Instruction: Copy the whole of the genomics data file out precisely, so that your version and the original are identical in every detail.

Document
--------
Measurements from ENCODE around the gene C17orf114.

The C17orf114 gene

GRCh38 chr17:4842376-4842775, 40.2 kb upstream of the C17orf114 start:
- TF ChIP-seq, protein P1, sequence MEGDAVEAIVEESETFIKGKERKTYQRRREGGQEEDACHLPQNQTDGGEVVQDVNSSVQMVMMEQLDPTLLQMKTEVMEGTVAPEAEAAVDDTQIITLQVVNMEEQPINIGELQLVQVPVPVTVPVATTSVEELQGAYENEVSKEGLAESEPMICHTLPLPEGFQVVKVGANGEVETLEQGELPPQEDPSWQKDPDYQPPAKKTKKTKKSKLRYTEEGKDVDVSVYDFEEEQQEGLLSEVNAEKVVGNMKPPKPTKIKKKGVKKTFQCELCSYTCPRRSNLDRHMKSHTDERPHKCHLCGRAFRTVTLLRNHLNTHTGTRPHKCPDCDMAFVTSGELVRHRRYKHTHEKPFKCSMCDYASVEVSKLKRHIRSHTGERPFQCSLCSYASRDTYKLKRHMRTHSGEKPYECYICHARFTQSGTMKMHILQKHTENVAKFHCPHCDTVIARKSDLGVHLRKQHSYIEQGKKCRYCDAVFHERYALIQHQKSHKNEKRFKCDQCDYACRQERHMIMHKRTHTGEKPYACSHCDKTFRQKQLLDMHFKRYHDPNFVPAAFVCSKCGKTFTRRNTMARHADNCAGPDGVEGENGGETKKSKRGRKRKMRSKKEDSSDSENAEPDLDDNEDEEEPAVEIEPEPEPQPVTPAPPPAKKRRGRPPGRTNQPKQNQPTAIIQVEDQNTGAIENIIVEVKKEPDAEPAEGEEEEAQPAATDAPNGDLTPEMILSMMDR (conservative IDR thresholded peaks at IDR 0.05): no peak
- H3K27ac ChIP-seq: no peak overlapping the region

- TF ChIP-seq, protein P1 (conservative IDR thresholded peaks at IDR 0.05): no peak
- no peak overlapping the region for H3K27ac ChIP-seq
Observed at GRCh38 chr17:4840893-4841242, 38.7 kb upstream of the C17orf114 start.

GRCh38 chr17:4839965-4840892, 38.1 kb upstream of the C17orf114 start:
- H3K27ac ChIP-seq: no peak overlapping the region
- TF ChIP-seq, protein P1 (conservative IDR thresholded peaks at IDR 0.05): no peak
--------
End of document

Measurements from ENCODE around the gene C17orf114.

The C17orf114 gene

GRCh38 chr17:4842376-4842775, 40.2 kb upstream of the C17orf114 start:
- TF ChIP-seq, protein P1, sequence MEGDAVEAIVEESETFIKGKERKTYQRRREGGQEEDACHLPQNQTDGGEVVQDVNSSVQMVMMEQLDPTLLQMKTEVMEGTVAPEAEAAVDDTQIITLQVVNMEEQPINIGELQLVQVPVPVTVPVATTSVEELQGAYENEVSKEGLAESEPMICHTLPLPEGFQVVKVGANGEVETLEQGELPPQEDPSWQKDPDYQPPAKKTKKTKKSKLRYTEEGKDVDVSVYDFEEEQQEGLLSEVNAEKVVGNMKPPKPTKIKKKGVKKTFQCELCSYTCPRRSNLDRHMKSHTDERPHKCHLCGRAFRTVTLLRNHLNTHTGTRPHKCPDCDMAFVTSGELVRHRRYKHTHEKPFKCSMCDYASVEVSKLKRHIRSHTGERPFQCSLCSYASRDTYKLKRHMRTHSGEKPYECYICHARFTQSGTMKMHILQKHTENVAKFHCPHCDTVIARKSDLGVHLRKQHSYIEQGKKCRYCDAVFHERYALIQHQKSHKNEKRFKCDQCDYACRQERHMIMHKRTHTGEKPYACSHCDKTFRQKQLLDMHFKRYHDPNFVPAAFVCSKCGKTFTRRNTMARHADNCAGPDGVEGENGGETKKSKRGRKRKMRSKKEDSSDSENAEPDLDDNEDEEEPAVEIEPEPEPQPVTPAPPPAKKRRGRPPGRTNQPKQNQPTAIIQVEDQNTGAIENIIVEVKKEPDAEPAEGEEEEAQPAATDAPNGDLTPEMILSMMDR (conservative IDR thresholded peaks at IDR 0.05): no peak
- H3K27ac ChIP-seq: no peak overlapping the region

- TF ChIP-seq, protein P1 (conservative IDR thresholded peaks at IDR 0.05): no peak
- no peak overlapping the region for H3K27ac ChIP-seq
Observed at GRCh38 chr17:4840893-4841242, 38.7 kb upstream of the C17orf114 start.

GRCh38 chr17:4839965-4840892, 38.1 kb upstream of the C17orf114 start:
- H3K27ac ChIP-seq: no peak overlapping the region
- TF ChIP-seq, protein P1 (conservative IDR thresholded peaks at IDR 0.05): no peak